Your knowledge of the law is not being assessed at this stage and will not be considered at your interview, so please don’t worry about knowing everything before you arrive!
To explore your motivation for the programme and to help put you at ease, your interviewers might ask questions about your interests and hobbies. UCL Laws has a very active student community, so your general accomplishments may be explored during the interview.
We do not usually interview for the three year LLB M100 degree programmes.
- How do I apply for a scholarship?
In order to apply for a scholarship, you must first be holding an offer of a place on a UCL undergraduate programme. UCL offers a range of financial awards aimed at assisting both prospective and current students with their studies. For more information and to see which scholarships you may be able to apply for, please use the UCL Scholarship Finder.
- Are mature students eligible for consideration?
Applicants who will be aged 21 years or more on admission are classed as mature students. We welcome applications from mature candidates, but you must still meet rigorous entry requirements for admission to study for the LLB degree programme, and we would expect to see evidence in the application that you have the qualities and skills necessary for the successful study of law at degree level.
Please note that we always review an applicant’s most recent and highest qualification to assess their eligibility for the programme.
- Can I apply for advanced standing/accelerated entry/senior status admissions to the Law degree programmes?
No, all successful applicants must enrol at the beginning of year one for the full three- or four-year degree programmes. No credit can be given for programmes studied at other institutions.
Our LLB Law degree programmes are linear, rather than modular, and students must pass the examinations at the end of the first year in order to proceed to the second.
- Can I transfer to UCL Laws from a degree programme in another department at UCL?
Although such transfers are permitted in theory at UCL, if you have just started your course in another UCL department and you would like to be considered for a LLB Law degree programme to start immediately in the current academic year, it is unlikely we will have any places available.
If you are a current UCL student and you are enquiring about being considered as an interdepartmental transfer student to start the LLB Law degree programme in the next academic year, you will need to make this request before the UCAS deadline of 25 January, and have registered to take the LNAT by the 25 January in the same year that you intend to start the course.
As our degree programmes are heavily oversubscribed and you need to complete the full three-year programme to be awarded the degree, we do not accept applications to transfer to UCL Laws from students already studying at another institution. Should you wish to apply to UCL Laws, you would need to apply, via UCAS, for first year entry for the next academic year and take the LNAT in the next admissions cycle.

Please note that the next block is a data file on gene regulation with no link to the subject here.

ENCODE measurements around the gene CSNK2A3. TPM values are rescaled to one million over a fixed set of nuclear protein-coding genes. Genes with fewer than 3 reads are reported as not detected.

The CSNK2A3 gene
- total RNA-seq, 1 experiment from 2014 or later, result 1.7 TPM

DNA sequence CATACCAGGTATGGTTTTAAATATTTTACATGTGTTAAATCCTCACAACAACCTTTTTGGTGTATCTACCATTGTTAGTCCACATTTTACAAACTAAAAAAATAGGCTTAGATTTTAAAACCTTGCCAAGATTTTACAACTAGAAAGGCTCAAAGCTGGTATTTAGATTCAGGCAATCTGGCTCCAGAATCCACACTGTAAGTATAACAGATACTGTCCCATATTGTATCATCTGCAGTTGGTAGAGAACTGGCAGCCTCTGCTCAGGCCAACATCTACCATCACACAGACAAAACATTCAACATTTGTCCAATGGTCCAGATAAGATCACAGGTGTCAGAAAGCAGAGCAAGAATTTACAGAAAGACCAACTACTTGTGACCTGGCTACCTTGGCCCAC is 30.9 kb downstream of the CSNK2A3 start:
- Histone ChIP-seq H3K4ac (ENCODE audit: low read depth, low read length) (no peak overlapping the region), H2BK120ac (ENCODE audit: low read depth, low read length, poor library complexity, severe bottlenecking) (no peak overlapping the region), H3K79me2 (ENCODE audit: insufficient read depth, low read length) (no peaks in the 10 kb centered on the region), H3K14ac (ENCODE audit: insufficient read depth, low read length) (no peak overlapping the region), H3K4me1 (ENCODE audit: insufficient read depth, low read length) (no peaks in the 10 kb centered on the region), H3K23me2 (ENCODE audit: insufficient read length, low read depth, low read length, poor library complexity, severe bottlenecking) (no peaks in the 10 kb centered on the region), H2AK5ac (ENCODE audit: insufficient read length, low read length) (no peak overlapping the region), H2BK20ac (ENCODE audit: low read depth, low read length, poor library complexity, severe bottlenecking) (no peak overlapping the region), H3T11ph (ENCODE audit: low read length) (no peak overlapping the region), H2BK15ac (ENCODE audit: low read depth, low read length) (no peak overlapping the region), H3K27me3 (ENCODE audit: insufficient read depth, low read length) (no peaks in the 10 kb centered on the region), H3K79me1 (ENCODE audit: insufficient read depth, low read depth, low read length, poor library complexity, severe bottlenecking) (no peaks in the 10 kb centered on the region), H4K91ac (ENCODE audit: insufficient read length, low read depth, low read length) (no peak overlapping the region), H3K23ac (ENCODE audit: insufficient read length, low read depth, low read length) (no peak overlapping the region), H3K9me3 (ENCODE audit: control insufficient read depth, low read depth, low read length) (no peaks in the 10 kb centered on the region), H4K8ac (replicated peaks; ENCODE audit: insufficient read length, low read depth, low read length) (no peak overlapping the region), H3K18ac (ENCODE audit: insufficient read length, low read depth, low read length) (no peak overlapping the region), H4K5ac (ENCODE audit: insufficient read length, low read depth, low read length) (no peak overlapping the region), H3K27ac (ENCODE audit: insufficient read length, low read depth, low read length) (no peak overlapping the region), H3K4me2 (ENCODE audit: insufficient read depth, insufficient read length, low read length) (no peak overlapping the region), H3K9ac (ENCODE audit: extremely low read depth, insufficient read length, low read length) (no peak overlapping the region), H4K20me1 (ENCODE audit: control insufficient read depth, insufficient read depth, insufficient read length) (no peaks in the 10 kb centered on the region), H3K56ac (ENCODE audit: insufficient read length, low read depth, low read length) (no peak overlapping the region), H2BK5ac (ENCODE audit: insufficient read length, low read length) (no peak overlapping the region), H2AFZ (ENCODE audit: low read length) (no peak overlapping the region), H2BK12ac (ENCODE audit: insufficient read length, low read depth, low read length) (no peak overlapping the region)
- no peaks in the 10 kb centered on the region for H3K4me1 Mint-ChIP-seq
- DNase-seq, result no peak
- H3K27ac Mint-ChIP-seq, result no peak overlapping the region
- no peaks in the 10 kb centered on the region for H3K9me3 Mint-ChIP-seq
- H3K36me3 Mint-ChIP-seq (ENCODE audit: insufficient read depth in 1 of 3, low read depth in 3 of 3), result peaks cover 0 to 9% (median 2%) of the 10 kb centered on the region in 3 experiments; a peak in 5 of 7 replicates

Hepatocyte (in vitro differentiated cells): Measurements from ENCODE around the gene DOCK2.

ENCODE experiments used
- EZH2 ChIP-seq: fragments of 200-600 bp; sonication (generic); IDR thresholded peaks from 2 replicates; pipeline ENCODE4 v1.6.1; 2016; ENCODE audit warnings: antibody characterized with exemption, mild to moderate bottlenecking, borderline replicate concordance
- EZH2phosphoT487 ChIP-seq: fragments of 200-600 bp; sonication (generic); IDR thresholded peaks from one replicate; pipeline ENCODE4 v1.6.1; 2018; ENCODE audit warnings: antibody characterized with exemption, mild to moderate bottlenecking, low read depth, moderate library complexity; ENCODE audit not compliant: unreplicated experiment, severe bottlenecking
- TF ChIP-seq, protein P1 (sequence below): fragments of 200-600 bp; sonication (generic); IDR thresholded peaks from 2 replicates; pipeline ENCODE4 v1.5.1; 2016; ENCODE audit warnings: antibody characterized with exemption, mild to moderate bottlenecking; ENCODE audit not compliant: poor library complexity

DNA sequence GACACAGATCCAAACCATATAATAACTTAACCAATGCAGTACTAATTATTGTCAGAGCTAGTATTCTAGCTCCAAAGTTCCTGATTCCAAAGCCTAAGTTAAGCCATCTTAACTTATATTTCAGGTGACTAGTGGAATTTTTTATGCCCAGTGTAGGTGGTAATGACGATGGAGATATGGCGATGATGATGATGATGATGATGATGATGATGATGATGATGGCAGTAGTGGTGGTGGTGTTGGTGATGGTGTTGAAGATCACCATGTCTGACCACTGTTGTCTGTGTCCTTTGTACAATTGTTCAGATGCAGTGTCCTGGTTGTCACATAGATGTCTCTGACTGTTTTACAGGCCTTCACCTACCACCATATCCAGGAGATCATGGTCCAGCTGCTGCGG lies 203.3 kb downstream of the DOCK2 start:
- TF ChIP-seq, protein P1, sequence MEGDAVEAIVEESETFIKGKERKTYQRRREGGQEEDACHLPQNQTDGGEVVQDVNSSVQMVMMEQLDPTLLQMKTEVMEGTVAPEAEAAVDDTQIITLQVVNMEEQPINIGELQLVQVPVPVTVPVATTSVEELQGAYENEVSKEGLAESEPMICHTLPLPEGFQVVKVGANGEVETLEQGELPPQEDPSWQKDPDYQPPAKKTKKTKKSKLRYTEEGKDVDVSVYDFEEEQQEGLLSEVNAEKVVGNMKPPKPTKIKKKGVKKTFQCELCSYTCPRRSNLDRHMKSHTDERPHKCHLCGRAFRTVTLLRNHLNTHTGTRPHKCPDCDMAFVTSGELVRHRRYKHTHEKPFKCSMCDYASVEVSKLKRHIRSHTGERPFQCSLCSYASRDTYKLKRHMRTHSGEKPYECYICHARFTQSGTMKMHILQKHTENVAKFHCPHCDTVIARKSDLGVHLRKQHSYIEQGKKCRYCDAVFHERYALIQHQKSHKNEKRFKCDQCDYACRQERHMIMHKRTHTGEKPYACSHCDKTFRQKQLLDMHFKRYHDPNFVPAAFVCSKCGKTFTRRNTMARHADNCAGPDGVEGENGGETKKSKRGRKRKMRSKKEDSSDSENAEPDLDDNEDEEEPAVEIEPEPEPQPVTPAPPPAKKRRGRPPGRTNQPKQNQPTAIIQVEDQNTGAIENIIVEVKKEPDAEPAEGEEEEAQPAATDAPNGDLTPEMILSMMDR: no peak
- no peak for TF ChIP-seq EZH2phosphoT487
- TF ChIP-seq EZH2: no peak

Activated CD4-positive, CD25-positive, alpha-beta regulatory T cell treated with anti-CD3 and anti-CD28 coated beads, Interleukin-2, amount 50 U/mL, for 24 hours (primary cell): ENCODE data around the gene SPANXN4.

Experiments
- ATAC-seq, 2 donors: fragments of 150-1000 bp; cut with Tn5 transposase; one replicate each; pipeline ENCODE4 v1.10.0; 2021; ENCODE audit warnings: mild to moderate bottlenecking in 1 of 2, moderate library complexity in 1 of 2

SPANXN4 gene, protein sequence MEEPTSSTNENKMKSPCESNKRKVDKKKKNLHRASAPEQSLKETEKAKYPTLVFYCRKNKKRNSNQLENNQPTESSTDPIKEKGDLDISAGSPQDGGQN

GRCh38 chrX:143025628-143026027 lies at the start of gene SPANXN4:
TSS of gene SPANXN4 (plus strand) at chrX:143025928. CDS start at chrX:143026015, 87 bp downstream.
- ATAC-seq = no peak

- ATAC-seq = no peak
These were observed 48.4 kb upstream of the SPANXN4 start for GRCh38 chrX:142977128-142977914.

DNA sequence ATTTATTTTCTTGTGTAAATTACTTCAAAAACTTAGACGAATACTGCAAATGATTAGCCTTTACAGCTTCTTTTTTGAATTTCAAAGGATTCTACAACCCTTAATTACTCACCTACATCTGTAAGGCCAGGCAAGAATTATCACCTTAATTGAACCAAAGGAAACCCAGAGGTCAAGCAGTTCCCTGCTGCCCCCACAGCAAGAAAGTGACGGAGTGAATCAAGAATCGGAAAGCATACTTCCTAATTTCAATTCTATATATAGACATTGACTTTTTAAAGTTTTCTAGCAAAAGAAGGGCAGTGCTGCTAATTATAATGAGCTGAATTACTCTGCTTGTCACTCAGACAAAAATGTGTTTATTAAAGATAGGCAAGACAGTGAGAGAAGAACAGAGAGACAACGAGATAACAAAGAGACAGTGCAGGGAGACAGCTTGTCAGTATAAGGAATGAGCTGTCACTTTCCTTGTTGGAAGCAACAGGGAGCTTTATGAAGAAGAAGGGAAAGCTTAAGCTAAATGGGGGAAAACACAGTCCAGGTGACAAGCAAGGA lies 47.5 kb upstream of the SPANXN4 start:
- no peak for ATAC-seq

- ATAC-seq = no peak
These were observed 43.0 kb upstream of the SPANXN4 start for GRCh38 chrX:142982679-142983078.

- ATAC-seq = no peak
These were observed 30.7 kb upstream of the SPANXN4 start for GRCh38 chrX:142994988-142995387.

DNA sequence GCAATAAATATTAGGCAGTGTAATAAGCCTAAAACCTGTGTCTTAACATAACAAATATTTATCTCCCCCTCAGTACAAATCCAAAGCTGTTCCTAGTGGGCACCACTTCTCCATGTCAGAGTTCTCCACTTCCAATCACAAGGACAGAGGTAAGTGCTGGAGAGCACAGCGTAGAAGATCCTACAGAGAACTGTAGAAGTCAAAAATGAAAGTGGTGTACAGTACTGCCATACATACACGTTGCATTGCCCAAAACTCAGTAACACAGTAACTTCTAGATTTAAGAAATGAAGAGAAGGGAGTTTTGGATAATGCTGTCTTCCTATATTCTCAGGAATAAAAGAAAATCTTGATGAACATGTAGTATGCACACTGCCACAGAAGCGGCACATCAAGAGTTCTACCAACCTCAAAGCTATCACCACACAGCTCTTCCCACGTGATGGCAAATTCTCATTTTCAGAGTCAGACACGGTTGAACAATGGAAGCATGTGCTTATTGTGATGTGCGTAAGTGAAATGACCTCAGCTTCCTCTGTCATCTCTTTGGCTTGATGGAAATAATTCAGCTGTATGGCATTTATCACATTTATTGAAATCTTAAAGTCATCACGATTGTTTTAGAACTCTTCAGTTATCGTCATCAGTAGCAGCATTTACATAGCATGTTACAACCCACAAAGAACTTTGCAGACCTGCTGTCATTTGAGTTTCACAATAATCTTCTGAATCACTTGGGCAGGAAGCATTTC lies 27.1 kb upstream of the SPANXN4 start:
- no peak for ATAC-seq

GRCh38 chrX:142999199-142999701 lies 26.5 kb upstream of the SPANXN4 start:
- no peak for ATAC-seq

- I’m studying law at another university. Can I transfer into year two or three at UCL Laws?
As our degree programmes are heavily oversubscribed and you need to complete the full three-year programme to be awarded the degree, we do not accept applications to transfer to UCL Laws from students already studying at another institution. Should you wish to apply to UCL Laws, you would need to apply via UCAS for first year entry for the next academic year, and take the LNAT in the next admissions cycle.
LNAT (National Admissions Test for Law)
Please be aware that you do not need to wait to submit your UCAS application before registering for the LNAT. The LNAT and UCAS application are separate processes and can be completed at any time before the relevant deadlines.
- Is there a minimum score for the LNAT?
UCL Laws does not have a fixed benchmark or minimum score required for the LNAT. The average LNAT score of candidates who received an offer during the last academic cycle at UCL was 28. For contextual offers, the average LNAT score of candidates who received an offer at UCL was 26.
A high score in the LNAT is not a guarantee of an offer as applications are considered on the basis of all the information provided (including the academic profile, personal statement, reference, LNAT score and essay).
- What if my performance in the LNAT was affected by extenuating circumstances?
Before the test
If you feel unwell (mental or physical) before your test, we suggest that you reschedule your test rather than sitting your LNAT examination. If you decide to take the test when you are unwell, we will have no way of knowing how you would have done if you had not been unwell and will therefore not be able to take into consideration your circumstances.
To confirm, if you attend the exam you are declaring you are fit to do so and the mark you achieve will stand. You will not be permitted to receive any additional consideration from UCL Laws relating to that assessment unless you fall into the category below.